Julie Hanlon Rubio – « Masculinity and sexual abuse in the Church »

2. Gender as a lens for understanding sexual violence 

Questions about gender which have occupied theorists since the 1990s have only recently been taken up by Catholic theologians, so to use gender as a lens to consider clergy sexual abuse will require going beyond existing lines of analysis. As Judith Butler notes, feminist thinkers originally distinguished biological sex (male and female) from gendered expression (masculine and feminine) and focused on gender discrimination, but now gender has come to signify an embodied identity with a complex mix of biological, social, and psychological sources and varied performances, and gender-based violence targets a broad spectrum of those who transgress the binary.[1] The Catholic tradition is struggling to catch up.

Feminist theologians are leading the way by criticizing gender ideals that limit what women and men can do, but few have engaged the more complex questions of gender theory. Most embrace greater distinction between sex and gender, affirm the existence of diverse sexual orientations, and object to complementarity as well as ‘feminine genius’. Some have substantively engaged French postmodernist feminist theorists to argue both for some enduring feminine and masculine characteristics and for diverse gender expressions. Womanist, Latinx, African, and Asian theologians assume and build upon early feminist distinctions between sex and gender and employ gender (along with race, class, etc.) to analyze a range of issues.

There is broad acceptance of feminist theorists’ claims about the (partial) social construction of gender, gender and power, and sexism, along with attention to sexual violence understood as an act of power.

However, gender theorists have gone much further. Over three decades ago, Butler argued that gender is not simply socially constructed but constituted by ‘the stylized repetition of acts through time’, or culturally specific performance.[2] A woman or man walks into a feminine or masculine identity as an actor walks onto a stage, with a script, props, a director, a voice coach, and a costume designer. Each actor interprets an existing role in his or her own way, but ‘the gendered body acts its part in a culturally restricted corporeal space and enacts interpretations within the confines of already existing directives’.[3] In Gender Trouble, Butler essentially dissolves the distinction between sex and gender, musing, ‘perhaps it was always already gender’ and claiming ‘the body in itself is itself a construction’, noting with enthusiasm new ‘possibilities for agency’.[4] If sex was once assumed to be biological but is, we now know, more complicated to determine, gender becomes the more fundamental category, not simply an expression of sex but an identity one practices, embodies, and reinterprets.[5]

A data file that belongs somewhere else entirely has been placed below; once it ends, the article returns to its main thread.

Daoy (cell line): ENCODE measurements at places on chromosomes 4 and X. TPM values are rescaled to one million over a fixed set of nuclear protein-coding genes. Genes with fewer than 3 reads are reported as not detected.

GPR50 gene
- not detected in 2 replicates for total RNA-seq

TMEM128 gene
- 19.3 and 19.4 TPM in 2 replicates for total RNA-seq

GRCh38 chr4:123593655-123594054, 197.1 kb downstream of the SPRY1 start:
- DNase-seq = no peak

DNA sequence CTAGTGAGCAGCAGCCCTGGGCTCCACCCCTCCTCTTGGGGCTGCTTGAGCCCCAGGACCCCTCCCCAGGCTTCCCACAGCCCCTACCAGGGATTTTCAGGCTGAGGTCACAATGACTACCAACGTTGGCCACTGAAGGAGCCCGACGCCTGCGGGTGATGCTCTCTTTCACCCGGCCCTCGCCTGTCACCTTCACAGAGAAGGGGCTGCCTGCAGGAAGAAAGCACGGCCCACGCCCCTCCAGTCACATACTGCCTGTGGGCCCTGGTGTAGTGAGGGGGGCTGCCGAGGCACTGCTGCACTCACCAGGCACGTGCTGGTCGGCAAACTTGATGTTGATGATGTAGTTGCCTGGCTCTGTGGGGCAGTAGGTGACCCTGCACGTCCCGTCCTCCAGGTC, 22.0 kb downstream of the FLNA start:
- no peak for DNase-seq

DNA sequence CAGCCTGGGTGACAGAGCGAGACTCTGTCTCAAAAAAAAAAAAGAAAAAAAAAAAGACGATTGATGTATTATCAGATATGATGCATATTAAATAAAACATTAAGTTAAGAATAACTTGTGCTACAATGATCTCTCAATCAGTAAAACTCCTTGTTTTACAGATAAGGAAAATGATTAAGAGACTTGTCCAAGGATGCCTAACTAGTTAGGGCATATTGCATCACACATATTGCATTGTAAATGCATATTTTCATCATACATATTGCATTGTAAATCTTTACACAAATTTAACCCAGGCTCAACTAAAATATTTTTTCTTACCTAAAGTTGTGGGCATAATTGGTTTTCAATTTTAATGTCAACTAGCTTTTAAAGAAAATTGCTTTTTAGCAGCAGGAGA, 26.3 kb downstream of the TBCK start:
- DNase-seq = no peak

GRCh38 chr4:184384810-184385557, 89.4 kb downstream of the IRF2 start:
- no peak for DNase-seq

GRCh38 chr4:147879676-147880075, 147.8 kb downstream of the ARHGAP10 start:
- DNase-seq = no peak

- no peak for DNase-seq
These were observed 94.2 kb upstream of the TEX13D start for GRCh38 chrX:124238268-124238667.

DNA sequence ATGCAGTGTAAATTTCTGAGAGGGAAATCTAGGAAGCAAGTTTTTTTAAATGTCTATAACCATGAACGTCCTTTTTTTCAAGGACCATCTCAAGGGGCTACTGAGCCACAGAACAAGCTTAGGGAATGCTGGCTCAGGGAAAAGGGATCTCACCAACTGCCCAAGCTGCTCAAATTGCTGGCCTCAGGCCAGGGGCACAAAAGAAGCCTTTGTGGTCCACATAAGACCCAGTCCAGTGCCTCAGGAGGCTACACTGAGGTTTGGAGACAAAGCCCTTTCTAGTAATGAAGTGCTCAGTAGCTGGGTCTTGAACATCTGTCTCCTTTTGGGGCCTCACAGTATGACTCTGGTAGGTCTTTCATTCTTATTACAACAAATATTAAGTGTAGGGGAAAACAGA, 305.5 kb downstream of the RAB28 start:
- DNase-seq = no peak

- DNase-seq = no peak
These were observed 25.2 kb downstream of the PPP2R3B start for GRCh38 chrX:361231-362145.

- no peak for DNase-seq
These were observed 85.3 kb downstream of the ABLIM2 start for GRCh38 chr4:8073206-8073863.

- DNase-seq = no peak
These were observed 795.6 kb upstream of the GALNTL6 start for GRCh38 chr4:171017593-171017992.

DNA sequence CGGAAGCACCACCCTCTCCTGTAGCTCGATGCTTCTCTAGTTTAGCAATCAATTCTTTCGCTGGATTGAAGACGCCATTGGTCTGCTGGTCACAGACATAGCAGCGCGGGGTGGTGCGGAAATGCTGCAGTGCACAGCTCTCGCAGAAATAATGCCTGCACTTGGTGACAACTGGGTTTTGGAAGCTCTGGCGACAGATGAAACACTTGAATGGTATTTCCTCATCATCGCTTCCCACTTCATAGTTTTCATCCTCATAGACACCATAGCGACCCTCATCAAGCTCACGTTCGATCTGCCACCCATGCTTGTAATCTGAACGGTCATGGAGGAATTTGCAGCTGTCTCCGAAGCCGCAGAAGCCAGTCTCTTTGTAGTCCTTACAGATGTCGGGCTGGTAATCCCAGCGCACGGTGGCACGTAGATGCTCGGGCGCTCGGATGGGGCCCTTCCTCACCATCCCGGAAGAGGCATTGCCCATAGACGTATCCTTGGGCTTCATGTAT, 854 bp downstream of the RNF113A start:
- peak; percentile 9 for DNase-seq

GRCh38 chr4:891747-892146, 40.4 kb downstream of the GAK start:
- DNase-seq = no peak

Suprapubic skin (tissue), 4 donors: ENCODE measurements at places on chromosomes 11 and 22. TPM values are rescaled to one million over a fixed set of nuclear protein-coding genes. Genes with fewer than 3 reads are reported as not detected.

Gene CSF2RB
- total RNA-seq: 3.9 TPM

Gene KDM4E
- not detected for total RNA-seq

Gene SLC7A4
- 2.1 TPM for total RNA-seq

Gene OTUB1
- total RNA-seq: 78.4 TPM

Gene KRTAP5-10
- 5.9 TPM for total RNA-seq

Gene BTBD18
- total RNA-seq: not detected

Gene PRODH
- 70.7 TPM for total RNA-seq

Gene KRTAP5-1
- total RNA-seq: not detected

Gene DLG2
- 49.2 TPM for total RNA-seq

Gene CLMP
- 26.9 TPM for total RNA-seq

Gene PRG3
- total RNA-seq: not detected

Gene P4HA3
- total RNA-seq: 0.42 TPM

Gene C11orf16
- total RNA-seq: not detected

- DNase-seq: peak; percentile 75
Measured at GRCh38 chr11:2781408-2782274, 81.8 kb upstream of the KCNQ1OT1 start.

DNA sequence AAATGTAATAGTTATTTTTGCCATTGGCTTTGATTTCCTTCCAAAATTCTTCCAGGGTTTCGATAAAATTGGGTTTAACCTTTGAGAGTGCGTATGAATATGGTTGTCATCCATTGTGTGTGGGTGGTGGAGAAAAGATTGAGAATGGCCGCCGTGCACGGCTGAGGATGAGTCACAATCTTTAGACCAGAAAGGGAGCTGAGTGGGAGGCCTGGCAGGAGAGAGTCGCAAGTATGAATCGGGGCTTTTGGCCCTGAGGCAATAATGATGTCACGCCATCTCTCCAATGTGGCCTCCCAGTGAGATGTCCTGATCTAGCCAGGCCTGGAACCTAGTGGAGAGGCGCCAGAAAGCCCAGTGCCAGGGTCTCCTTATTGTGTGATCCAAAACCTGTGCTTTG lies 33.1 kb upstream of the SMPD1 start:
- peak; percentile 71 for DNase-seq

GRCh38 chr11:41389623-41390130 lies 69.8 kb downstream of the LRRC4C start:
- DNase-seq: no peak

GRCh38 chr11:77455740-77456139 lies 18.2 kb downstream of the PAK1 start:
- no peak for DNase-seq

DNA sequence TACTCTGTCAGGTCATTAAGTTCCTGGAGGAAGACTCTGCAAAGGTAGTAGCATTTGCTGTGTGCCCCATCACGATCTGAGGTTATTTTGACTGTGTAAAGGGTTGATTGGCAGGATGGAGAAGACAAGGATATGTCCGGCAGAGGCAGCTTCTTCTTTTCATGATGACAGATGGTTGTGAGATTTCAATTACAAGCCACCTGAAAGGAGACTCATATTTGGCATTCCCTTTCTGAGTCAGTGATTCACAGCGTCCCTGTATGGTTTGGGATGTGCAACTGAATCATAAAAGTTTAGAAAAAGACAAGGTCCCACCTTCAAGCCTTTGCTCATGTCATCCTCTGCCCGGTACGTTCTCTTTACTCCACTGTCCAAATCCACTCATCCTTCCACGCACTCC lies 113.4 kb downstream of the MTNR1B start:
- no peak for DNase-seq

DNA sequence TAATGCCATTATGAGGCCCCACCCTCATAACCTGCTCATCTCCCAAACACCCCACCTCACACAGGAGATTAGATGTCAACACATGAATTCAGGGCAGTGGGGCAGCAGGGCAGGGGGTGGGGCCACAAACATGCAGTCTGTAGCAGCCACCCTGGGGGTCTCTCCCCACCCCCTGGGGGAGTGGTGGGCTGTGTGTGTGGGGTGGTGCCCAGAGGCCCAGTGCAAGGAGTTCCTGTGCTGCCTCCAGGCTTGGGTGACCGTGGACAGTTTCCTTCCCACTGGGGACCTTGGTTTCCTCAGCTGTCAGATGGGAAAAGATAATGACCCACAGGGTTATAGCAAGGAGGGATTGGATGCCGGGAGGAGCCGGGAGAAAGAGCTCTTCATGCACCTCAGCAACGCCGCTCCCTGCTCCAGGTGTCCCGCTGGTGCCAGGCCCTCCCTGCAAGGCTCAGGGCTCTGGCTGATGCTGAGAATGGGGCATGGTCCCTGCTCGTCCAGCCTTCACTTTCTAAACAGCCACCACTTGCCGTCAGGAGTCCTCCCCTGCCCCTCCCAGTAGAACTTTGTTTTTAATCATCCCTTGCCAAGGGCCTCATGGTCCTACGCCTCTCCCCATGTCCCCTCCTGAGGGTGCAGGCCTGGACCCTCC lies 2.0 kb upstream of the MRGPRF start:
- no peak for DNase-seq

Understanding gender as ongoing performance seems particularly important for analyzing sexual violence and clergy sexual abuse in particular. In order to resist it, we have to first understand it as a gendered phenomenon. But most analysts of the crisis are not talking about gender.

[1] Judith Butler, Undoing Gender, New York: Routledge, 2004, pp. 6–7.

[2] Judith Butler, ‘Performative Acts and Gender Constitution: An Essay in Phenomenology and Feminist Theory’, Theatre Journal, 40.4 (1988), 519–531. 

[3] Butler, ‘Performative Acts’, 526. 

[4] Judith Butler, Gender Trouble, New York: Routledge, 1990, pp. 7–8, 147. See also, Katie Grimes, ‘Butler Interprets Aquinas: How to Speak Thomistically about Sex’, Journal of Religious Ethics, 42.2 (2014), 187–215. 

[5] Judith Butler is the most influential of contemporary gender theorists, but some question her claim that ‘all gender is performance’, see Julia Serano, ‘Performance Piece’, in Kate Bornstein and S. Bear Bergman (eds), Gender Outlaws: The Next Generation, Berkeley: Seal Press, 2010, pp. 85–88.

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